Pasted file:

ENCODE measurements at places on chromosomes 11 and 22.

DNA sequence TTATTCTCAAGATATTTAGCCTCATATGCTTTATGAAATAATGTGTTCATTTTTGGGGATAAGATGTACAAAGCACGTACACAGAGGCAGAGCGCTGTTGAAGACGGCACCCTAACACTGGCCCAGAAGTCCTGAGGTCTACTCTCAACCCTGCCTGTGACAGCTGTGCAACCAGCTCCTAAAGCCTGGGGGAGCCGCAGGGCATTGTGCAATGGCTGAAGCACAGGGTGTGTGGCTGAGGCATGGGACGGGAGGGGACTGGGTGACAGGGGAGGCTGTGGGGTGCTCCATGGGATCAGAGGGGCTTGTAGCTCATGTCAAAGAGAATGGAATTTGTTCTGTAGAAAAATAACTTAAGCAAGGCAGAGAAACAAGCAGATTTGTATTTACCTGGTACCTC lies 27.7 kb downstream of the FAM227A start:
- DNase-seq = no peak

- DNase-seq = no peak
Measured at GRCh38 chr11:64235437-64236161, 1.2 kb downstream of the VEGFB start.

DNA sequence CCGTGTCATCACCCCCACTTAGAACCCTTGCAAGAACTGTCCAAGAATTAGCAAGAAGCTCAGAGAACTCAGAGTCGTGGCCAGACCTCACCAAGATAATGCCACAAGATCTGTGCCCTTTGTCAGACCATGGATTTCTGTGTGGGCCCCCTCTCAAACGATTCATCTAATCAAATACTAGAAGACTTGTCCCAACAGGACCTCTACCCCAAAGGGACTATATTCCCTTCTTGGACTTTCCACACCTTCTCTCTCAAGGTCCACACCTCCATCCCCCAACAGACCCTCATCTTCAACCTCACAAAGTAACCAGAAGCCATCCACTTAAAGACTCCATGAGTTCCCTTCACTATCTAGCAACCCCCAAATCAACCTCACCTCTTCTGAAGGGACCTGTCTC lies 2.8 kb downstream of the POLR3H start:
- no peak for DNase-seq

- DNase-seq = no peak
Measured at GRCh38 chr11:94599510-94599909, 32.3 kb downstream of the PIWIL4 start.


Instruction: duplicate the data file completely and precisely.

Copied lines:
ENCODE measurements at places on chromosomes 11 and 22.

DNA sequence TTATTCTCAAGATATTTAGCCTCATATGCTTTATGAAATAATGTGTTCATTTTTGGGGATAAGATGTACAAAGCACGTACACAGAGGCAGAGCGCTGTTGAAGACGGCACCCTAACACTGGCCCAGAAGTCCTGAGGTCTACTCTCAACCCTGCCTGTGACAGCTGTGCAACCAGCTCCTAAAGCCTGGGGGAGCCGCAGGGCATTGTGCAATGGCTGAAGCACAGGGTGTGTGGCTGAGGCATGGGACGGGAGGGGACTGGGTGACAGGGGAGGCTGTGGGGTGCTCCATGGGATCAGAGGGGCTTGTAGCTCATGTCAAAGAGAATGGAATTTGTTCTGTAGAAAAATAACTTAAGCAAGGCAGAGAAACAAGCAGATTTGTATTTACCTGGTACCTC lies 27.7 kb downstream of the FAM227A start:
- DNase-seq = no peak

- DNase-seq = no peak
Measured at GRCh38 chr11:64235437-64236161, 1.2 kb downstream of the VEGFB start.

DNA sequence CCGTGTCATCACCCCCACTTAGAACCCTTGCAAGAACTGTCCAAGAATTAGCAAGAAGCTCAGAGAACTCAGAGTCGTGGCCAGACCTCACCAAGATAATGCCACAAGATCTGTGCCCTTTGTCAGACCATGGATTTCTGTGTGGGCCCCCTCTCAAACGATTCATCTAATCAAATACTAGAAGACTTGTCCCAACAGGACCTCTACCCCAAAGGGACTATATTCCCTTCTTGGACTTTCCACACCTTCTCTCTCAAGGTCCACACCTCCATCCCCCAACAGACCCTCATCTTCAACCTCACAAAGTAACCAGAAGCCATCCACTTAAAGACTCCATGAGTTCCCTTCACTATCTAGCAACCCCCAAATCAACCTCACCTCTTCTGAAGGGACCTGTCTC lies 2.8 kb downstream of the POLR3H start:
- no peak for DNase-seq

- DNase-seq = no peak
Measured at GRCh38 chr11:94599510-94599909, 32.3 kb downstream of the PIWIL4 start.